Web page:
Tag Archives: Paul Morrissey

Paul Morrissey – Blood for Dracula (1974)

Synopsis:
Udo Kier is without a doubt the sickliest of vampires in any director’s interpretation of the Bram Stoker tale. Count Dracula knows that if he fails to drink a required amount of pure virgin’s [pronounced “wirgin’s”] blood, it’s time to move into a permanent coffin. His assistant (Renfield?) suggests that the Count and he pick up his coffin and take a road trip to Italy, where families are known to be particularly religious, and therefore should be an excellent place to search for a virgin bride. They do, only to encounter a family with not one, but FOUR virgins, ready for marriage. The Count discovers one-by-one that the girls are not as pure as they say they are, meanwhile a handsome servant/Communist begins to observe strange behaviour from the girls who do spend the night with the Count. It’s a race for Dracula to discover who’s the real virgin, before he either dies from malnourishment or from the wooden stake of the Communist! Read More »

Andy Warhol & Paul Morrissey – Chelsea Girls (1966)

Synopsis:
Lacking a formal narrative, Warhol’s art house classic follows various residents of the Chelsea Hotel in 1966 New York City, presented in a split screen with a single audio track in conjunction with one side of screen. Read More »

Paul Morrissey – Trash AKA Andy Warhol’s Trash (1970)

Andy Warhol’s ‘Trash’ Arrives: Heroin Addict’s Life Is Theme of Film Techniques of 30’s on View at Cinema II
The opening credits (“Andy Warhol Presents Trash…” ) appear as words spelled out in little light bulbs of the sort still used on old theater marquees. On the soundtrack can be heard some breathless, tinny movie music taken from Josef von Sternberg’s “The Blue Angel.” Even if you don’t get the point immediately, you will soon after “Trash” begins. This second film by Paul Morrissey (his first was “Flesh,” described as a tribute to John Ford) is a relentless send-up of attitudes and gestures shanghaied from Hollywood’s glamorous nineteen-thirties and forties. Read More »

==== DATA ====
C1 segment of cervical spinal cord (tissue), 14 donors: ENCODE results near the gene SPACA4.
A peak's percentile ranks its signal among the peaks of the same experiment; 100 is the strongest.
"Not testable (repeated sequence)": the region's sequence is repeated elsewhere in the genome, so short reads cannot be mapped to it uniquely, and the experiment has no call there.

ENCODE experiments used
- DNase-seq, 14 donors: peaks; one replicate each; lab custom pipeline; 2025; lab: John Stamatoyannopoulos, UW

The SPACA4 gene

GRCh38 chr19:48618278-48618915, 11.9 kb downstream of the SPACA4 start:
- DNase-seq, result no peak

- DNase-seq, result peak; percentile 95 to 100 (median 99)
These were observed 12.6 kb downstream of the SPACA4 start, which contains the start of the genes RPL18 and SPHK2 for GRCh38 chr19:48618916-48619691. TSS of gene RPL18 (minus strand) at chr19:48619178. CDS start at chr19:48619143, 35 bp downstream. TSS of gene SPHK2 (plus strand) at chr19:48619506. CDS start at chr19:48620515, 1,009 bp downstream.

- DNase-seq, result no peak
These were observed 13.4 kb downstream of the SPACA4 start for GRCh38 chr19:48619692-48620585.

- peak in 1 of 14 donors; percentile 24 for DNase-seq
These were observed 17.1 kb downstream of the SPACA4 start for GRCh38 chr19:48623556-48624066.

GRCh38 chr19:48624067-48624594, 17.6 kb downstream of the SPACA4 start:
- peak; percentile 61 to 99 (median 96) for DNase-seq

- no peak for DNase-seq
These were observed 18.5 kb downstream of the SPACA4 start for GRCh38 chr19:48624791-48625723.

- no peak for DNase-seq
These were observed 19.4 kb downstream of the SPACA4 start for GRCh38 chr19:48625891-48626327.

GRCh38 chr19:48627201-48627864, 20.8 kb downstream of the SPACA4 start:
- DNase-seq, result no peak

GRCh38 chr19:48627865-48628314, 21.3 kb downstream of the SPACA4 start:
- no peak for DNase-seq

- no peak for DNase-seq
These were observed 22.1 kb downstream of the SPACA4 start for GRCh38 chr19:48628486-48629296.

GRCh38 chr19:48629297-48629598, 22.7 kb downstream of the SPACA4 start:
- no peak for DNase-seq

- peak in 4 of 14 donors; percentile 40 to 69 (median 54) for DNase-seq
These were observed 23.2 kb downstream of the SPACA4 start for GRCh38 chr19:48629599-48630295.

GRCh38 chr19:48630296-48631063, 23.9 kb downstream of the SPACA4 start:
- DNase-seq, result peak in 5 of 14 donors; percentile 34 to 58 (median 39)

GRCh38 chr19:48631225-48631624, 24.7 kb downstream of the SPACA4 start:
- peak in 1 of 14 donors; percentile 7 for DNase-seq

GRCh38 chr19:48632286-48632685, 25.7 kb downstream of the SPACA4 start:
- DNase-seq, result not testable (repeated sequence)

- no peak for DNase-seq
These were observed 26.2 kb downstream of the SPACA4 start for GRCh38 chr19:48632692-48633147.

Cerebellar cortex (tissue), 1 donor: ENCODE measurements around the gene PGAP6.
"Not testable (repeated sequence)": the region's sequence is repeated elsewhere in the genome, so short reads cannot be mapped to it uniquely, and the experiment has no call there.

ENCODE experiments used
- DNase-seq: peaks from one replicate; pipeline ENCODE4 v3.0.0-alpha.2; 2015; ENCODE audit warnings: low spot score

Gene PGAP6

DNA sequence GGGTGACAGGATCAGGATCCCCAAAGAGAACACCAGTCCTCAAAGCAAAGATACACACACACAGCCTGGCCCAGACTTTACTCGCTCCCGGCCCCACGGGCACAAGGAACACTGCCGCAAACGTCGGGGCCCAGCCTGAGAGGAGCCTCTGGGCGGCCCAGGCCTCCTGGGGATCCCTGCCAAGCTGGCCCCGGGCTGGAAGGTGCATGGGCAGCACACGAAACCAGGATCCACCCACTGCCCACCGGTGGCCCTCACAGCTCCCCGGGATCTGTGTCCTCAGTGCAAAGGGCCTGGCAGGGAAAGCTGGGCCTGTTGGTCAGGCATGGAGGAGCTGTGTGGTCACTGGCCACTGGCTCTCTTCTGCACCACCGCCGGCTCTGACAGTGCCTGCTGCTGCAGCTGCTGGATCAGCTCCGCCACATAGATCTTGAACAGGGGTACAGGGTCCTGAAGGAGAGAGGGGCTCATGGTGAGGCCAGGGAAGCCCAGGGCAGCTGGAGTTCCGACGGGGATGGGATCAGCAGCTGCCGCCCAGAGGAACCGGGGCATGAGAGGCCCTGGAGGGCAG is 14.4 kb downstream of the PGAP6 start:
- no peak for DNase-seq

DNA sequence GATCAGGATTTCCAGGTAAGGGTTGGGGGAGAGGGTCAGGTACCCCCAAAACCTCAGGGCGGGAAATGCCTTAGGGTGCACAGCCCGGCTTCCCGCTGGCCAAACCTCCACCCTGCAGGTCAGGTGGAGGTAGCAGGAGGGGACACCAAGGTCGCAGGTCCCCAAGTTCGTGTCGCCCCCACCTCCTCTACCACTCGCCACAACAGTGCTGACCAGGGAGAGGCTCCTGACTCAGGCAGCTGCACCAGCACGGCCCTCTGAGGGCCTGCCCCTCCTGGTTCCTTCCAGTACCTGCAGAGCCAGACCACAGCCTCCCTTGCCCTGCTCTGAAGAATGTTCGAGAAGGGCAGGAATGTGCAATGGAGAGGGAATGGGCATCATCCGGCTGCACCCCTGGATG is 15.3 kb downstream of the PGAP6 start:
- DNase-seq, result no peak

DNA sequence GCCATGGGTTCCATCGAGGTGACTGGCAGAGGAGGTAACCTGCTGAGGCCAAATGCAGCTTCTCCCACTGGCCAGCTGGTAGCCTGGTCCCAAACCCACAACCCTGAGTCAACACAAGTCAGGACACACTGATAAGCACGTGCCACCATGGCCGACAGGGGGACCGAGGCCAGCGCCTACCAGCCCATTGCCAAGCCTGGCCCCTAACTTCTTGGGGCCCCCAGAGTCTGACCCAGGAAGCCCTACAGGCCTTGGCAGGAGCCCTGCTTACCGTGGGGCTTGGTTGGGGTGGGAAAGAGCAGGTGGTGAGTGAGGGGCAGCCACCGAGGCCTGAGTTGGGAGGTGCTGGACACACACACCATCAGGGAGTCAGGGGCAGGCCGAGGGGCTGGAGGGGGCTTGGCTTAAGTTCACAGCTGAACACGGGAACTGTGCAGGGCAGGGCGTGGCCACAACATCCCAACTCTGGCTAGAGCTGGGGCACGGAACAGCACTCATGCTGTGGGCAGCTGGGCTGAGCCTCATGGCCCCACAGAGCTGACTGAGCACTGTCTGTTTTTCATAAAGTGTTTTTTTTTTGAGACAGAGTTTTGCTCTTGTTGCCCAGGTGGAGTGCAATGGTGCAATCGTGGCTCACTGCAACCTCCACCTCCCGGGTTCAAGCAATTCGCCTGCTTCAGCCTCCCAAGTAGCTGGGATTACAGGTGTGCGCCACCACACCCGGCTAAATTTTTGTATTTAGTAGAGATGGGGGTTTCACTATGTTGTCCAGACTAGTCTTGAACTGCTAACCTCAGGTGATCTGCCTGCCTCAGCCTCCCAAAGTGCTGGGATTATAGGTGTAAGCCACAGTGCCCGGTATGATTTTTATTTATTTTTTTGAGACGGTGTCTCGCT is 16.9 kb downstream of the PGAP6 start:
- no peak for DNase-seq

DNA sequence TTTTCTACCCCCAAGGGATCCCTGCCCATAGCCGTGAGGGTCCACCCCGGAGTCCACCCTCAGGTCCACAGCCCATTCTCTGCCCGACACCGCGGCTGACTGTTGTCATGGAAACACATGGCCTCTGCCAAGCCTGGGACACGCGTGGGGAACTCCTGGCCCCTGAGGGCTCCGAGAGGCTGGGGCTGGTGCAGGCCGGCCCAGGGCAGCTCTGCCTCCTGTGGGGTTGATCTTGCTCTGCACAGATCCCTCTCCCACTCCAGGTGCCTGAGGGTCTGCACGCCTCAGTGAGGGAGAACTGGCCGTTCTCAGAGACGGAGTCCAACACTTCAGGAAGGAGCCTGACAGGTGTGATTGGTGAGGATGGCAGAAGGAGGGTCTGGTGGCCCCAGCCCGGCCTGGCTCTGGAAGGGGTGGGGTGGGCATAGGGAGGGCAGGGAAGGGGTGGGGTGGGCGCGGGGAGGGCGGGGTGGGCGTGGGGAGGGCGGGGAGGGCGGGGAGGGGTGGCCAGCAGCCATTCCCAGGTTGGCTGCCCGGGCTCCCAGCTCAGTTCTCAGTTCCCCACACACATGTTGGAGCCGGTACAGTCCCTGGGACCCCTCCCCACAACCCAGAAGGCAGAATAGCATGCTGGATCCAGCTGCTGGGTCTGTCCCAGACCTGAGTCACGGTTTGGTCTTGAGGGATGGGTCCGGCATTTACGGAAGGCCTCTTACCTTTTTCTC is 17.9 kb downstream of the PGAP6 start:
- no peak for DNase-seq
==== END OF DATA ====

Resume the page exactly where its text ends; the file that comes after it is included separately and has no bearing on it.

Paul Morrissey & Antonio Margheriti – Flesh for Frankenstein (1973)

In Serbia, Baron Frankenstein lives with the Baroness and their two children. He dreams of a super-race, returning Serbia to its grand connections to ancient Greece. In his laboratory, assisted by Otto, he builds a desirable female body, but needs a male who will be superbody and superlover. He thinks he has found just the right brain to go with a body he’s built, but he’s made an error, taking the head of a gay aesthete. Meanwhile, the Baroness has her lusts, and she fastens on Nicholas, a friend of the dead lad. Can the Baron pull off his grand plan? He brings the two zombies together to mate. Meanwhile, Nicholas tries to free his dead friend. What about the Baron’s children? Read More »

Andy Warhol – I, a Man (1967)

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Color/Sound/95 mins at 24 fps
(filmed late July 1967)

Tom Baker/Bettina Coffin/Stephanie Graves/Cynthia May/
Ivy Nicholson/Nico/Valerie Solanis/Ingrid Superstar/Ultra Violet

Tom Baker: “The first time I sensed impending danger was during a scene with Ivy Nicholson. She had stipulated that she would not appear on camera with me in the nude. Shortly after the scene began I walked out of the frame and removed the towel I was wearing in order to put on my pants. Clad only in unlaundered bikini underwear, Ivy exploded in an emotional fury and stormed out of the room in tears, claiming she had been betrayed. I was talking with Warhol, who was very much perplexed by Ivy’s behaviour since, as he casually pointed out, ‘Ivy’ll cut her wrists for me…’ My third scene was with Valerie Solanis. I felt no personal threat from Valerie. Just the opposite. I found her intelligent, funny, almost charming, and very, very frightened.” (POP273) Read More »